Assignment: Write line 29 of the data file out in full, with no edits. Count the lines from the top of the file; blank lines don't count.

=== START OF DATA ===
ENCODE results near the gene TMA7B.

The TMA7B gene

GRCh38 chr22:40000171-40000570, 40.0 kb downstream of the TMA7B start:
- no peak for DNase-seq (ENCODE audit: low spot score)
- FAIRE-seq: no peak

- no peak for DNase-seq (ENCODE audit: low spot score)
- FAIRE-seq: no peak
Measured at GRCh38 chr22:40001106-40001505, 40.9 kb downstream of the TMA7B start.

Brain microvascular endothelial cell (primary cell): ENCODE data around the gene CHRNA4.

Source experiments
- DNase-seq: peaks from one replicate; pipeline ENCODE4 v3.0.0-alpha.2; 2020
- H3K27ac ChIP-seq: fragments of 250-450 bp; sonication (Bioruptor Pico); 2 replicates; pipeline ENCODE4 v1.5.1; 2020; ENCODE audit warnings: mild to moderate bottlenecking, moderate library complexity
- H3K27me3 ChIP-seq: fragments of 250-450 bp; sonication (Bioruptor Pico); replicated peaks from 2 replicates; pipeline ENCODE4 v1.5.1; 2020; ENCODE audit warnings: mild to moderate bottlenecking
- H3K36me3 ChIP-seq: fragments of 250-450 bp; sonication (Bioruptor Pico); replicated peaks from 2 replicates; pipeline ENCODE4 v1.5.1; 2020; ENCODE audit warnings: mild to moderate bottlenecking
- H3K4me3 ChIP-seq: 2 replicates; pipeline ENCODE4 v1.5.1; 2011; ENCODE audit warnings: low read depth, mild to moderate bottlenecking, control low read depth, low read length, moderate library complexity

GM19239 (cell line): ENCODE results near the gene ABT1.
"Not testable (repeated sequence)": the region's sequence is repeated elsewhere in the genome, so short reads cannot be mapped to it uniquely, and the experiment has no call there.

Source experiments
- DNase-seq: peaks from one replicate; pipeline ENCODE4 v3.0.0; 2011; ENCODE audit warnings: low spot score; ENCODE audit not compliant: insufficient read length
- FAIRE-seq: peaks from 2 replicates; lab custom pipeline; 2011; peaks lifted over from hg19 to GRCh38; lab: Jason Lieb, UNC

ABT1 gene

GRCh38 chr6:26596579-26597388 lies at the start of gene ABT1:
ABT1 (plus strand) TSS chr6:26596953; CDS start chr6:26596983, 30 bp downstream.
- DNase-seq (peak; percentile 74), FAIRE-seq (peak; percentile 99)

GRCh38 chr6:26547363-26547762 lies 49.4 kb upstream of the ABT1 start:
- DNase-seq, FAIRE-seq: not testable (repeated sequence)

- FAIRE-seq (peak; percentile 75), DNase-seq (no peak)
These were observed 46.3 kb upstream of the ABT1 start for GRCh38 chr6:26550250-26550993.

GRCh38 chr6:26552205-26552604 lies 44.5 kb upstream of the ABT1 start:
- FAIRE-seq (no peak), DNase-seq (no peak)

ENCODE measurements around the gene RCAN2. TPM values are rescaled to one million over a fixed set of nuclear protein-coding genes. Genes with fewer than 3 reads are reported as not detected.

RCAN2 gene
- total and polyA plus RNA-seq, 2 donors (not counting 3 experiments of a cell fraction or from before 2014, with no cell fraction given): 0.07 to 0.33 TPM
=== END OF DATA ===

GRCh38 chr6:26552205-26552604 lies 44.5 kb upstream of the ABT1 start: